Last Friday morning I took a neighborhood cat to the vet and had it put to sleep. I still don’t know if she has a name, but I put “Smoky” on the form at the vet because it seemed like a sin to put a neighborhood cat to sleep and not even have a name for her.
The image below is NOT the cat in question, but looks about how this cat would have if she had been the healthy housecat she was supposed to be.
Smoky showed up in the duplex driveway. The neighbors put her in the back yard with a cardboard box and soft towel and water and wet food. One Duplex Neighbor texted me to let me know:
“Heya neighbor. This afternoon a cat struggled its way up our driveway, and just sort of collapsed in front of us and some friends while we were chatting. We’re not sure what to do with it, but for the time being it’s sleeping in the backyard with some food and water.
Doesn’t look like it was super hurt, but does look mangy, super malnourished, and very much an alley cat. We both have to head out for a few hours, but in case you get home before us, wanted you to know what’s up. We’re a bit at a loss for how best to help. Any thoughts?”
I failed to check my messages before I came back from a lunchtime Costco run and put Jake in the back while I unloaded, clearly without giving the yard a look. I heard him barking and barking, and I found him frustration-barking at the can of tasty wet food in the scary cardboard box.
Slowly it dawned on me We Were Not Alone. I turned and saw a fluffy gray cat curled up under a lawn chair about six feet away. It was fast asleep and gave not one single crap a barking dog, a strange person, any of it.
I decided to let it sleep.
I went back to work, finally checked my messages and responded:
Me: “Is it friendly? Do you think it would tolerate a trip to the vet?”
Duplex Neighbor: “That’s the one. I picked it up and had no problem moving it around. I would think so. Seems like a poor bag of bones.”
Me: “If he’s still there in the morning I’d say a trip to the vet is in order. I have a carrier. I’m happy to take it if y’all are tied up tomorrow.”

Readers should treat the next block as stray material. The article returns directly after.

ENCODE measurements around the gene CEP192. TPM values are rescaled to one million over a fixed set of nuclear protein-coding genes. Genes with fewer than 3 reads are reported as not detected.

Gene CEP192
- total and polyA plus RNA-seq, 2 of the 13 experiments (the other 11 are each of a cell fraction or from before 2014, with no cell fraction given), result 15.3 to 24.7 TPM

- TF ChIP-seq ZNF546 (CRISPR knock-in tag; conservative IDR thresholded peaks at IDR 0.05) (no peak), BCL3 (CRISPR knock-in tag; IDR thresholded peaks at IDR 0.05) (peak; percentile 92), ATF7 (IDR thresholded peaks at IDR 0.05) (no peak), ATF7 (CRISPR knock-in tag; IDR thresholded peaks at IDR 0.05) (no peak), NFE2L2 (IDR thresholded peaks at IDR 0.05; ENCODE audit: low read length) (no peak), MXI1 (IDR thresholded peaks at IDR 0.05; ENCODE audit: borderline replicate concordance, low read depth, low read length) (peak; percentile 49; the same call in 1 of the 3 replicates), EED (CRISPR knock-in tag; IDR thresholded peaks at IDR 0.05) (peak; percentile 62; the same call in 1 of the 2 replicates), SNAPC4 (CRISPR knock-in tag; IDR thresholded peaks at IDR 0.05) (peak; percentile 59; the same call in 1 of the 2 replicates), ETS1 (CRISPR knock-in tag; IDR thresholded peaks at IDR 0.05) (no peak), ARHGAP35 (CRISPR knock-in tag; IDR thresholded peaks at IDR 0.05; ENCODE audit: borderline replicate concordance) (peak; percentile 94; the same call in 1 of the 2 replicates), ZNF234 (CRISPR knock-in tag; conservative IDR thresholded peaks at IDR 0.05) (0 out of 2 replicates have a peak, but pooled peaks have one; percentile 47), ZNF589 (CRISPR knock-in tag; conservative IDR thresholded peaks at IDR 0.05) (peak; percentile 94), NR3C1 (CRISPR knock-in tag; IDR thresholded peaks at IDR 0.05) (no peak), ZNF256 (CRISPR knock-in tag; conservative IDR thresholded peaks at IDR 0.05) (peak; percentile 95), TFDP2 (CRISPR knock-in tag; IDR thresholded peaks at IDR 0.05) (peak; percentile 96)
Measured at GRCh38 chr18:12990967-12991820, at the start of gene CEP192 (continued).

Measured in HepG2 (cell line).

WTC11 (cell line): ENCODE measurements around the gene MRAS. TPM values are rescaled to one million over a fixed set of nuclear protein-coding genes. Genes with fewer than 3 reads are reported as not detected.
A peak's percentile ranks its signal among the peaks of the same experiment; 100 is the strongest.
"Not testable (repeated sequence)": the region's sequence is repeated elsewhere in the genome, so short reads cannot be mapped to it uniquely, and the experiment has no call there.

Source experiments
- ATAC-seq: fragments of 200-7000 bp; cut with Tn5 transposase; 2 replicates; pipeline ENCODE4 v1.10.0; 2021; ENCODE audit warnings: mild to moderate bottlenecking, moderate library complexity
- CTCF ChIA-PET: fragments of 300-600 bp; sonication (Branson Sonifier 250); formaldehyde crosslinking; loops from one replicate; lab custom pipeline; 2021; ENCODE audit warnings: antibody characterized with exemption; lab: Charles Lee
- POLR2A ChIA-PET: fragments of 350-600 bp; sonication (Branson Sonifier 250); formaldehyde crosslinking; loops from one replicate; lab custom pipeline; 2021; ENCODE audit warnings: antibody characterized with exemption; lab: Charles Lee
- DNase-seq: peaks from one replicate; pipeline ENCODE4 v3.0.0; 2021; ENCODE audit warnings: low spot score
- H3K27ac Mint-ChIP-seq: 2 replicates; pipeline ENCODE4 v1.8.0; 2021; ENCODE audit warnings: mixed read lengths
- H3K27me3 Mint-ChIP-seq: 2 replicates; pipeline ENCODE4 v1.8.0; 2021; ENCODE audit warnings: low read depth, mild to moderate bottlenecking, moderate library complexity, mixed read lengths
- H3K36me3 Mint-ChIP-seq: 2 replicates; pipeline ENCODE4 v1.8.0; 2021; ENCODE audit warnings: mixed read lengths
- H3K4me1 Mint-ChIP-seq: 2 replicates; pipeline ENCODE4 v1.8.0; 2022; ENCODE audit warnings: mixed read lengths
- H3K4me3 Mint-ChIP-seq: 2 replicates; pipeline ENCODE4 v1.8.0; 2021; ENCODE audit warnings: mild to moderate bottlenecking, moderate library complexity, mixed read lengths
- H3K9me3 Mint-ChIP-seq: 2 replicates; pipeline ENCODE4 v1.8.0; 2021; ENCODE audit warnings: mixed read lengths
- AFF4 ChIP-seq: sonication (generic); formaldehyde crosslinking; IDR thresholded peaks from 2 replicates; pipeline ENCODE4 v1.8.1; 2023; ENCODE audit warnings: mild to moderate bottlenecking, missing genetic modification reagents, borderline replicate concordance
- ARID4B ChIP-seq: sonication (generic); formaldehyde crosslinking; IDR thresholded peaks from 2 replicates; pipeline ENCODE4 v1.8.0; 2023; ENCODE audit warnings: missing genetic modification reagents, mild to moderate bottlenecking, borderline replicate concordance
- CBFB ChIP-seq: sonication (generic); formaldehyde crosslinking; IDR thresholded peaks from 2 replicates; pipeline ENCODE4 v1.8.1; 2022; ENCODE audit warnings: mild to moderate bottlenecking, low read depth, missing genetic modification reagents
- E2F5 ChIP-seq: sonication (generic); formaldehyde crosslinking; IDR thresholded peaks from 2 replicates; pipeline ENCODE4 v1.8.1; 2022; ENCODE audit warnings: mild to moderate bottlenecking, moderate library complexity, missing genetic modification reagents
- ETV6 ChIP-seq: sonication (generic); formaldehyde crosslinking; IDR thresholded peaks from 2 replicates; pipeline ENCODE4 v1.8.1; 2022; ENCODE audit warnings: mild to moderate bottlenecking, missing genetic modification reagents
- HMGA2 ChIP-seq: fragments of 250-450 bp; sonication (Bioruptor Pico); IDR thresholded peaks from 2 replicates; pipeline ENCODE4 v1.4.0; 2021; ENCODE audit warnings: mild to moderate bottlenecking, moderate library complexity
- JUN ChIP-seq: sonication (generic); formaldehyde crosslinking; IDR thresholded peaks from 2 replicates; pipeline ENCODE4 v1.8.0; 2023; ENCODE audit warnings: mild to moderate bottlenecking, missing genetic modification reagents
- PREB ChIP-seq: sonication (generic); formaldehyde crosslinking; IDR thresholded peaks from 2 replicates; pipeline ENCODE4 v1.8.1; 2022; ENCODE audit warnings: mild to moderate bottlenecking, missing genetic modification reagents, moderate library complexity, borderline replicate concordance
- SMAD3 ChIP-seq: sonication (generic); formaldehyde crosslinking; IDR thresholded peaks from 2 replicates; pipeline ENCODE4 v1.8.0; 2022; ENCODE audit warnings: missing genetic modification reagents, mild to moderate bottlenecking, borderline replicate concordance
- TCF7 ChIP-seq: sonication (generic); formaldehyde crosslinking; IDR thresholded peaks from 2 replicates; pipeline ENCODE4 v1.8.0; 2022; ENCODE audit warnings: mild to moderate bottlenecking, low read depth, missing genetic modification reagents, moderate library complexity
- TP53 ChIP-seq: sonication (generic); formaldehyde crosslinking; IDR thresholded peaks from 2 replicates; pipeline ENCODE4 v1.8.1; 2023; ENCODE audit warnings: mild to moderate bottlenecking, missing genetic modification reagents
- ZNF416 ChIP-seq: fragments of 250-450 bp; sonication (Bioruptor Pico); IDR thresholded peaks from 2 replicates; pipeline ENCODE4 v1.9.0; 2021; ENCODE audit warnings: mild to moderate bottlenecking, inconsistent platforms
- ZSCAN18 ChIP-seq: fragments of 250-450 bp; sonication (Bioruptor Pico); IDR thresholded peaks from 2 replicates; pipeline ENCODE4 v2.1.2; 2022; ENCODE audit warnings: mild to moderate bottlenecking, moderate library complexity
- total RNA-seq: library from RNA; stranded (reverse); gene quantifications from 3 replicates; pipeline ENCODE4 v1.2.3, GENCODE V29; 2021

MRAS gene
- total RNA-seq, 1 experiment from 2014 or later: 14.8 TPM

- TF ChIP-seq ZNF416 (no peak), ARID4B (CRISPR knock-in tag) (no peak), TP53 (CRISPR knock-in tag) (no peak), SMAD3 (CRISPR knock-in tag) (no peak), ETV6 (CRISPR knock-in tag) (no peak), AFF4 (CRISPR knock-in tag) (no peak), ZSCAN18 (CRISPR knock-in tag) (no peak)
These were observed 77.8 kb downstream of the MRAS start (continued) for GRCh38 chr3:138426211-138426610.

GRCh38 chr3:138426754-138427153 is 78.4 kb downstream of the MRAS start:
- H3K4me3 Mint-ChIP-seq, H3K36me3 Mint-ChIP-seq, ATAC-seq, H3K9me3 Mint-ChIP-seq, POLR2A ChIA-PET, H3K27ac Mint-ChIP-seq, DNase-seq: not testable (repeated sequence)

Duplex Neighbor: “Yeah, that sounds about right. I think if it’s still around, that would be good. Worried about how much a vet is gonna cost, but not sure what else to do.”
Time to show the hard-nosed country logic that is the privilege of not having an attachment.
Me: “At the risk of sounding hardhearted, I feel like, if the cat can be set right for $200, then that’s worth doing. If not, it’s a kindness to end his suffering.
I’ll call my vet and set an appointment for tomorrow morning. I can take him, if that all sounds good to you.”
The duplex neighbor agreed.
That night I came home, put on a couple of pairs of nitrile gloves (my experience with Romero Cat has made me very cautious) and went to investigate the cat.
She had fluffy fur in a calico pattern, but pastel gray overall. Her fur was sparse and so dirty that petting her left soot on the gloves. She was so thin her spine and pelvis stuck out like handles. She had dribble on her chin, a swollen forehead and a line of mucus in one eye. She moved in an uncoordinated way, never more than a few inches at a time, but she leaned into my petting and purred.
This was a sick, sick cat.
I called my vet and made the first appointment they had available — 7:15 AM the next day — and kicked myself for not getting home earlier to have a chance to take the cat in tonight. It meant she had another night of distress ahead of her. I asked if there were any precautions I should take about contagion, and the front desk said, “Just wash your hands really well.”
I went inside and found Jake the Dog and Gus the Cat, all sleek and shiny and clean and well-fed and coordinated and bright-eyed like animals are supposed to be. I washed my hands and petted them both a lot.
Something (God, IMHO) told me to call Amy, Gus’s foster mom and, along with her husband Jason, a dedicated cat rescuer. Amy took time out from a family vacation two time zones away to pick up the phone and blow my mind (paraphrased below):